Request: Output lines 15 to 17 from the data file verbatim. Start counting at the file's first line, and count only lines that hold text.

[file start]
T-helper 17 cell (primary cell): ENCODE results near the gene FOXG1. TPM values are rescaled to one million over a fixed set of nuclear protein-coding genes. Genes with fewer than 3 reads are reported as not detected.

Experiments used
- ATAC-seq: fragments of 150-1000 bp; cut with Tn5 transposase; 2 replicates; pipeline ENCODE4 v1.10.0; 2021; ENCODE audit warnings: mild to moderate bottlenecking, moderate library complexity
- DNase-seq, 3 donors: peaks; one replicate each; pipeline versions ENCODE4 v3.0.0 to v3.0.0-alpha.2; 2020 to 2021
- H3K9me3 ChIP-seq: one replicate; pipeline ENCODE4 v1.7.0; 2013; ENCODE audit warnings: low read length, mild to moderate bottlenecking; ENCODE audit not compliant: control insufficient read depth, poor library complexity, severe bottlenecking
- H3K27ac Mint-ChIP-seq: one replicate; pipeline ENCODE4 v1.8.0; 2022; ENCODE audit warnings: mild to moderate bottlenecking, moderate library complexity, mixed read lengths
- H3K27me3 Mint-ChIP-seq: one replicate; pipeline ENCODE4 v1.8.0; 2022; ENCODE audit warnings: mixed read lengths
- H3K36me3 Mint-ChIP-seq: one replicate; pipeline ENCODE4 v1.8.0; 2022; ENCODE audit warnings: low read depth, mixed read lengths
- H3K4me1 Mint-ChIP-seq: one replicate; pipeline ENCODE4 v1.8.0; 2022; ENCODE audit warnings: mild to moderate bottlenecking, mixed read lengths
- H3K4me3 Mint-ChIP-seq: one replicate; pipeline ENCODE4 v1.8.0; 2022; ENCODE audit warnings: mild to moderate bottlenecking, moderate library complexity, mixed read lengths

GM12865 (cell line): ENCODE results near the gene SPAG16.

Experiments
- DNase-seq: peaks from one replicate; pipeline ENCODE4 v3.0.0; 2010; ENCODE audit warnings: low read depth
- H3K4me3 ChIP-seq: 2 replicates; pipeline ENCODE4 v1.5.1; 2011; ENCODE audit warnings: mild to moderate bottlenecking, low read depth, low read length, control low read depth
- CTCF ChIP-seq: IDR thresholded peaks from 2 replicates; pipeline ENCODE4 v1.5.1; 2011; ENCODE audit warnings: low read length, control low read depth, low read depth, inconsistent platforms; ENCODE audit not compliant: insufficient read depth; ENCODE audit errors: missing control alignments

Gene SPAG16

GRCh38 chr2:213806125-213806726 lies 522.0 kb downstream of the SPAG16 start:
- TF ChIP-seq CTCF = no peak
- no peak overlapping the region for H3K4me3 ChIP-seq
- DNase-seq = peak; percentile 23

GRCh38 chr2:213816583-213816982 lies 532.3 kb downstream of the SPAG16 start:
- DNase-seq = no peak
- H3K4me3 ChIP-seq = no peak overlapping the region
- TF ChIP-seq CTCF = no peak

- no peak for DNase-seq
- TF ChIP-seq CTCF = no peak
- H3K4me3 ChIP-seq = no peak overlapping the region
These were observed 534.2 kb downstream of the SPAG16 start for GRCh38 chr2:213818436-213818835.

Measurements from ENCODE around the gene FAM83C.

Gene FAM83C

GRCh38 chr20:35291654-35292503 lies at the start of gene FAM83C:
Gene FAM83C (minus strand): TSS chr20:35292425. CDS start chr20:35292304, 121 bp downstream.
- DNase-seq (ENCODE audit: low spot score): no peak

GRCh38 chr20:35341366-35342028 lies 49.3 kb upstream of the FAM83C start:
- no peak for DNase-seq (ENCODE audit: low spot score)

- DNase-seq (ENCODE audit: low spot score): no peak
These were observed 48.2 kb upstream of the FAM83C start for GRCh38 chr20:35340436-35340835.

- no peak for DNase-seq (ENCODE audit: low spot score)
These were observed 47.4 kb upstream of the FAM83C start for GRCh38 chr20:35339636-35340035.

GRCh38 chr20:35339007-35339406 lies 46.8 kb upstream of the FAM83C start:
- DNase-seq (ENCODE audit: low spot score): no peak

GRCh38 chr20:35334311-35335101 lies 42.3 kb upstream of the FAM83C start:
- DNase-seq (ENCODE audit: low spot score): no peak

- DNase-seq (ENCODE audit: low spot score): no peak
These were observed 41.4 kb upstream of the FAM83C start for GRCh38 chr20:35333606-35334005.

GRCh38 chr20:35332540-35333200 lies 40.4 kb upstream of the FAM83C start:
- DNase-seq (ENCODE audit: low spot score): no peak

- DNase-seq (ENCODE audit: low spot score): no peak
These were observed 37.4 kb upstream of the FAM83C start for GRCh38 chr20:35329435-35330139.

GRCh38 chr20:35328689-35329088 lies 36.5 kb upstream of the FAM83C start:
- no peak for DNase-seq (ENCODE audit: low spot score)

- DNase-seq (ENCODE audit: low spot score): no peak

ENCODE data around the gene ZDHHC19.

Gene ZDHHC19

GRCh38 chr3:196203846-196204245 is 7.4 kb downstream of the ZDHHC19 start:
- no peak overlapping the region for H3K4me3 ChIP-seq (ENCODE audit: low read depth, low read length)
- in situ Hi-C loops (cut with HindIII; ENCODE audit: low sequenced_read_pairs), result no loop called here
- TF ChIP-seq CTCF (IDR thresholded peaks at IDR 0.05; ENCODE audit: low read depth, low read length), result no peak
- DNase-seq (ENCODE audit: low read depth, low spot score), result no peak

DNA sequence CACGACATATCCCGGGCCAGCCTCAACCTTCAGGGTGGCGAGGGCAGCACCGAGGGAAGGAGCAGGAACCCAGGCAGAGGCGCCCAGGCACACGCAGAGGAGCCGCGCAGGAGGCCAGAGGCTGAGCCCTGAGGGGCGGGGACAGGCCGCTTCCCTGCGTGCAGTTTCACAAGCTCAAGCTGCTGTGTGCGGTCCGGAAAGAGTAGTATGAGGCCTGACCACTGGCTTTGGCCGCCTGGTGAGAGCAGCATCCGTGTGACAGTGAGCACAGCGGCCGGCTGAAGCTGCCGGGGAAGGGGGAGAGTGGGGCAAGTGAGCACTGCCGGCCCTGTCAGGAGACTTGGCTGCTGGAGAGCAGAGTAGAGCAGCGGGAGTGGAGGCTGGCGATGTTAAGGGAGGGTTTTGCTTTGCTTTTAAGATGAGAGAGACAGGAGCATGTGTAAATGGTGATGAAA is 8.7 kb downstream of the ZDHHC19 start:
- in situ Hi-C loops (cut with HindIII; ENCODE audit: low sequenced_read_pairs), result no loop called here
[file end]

- CTCF ChIP-seq: IDR thresholded peaks from 2 replicates; pipeline ENCODE4 v1.5.1; 2011; ENCODE audit warnings: low read length, control low read depth, low read depth, inconsistent platforms; ENCODE audit not compliant: insufficient read depth; ENCODE audit errors: missing control alignments

Gene SPAG16

GRCh38 chr2:213806125-213806726 lies 522.0 kb downstream of the SPAG16 start: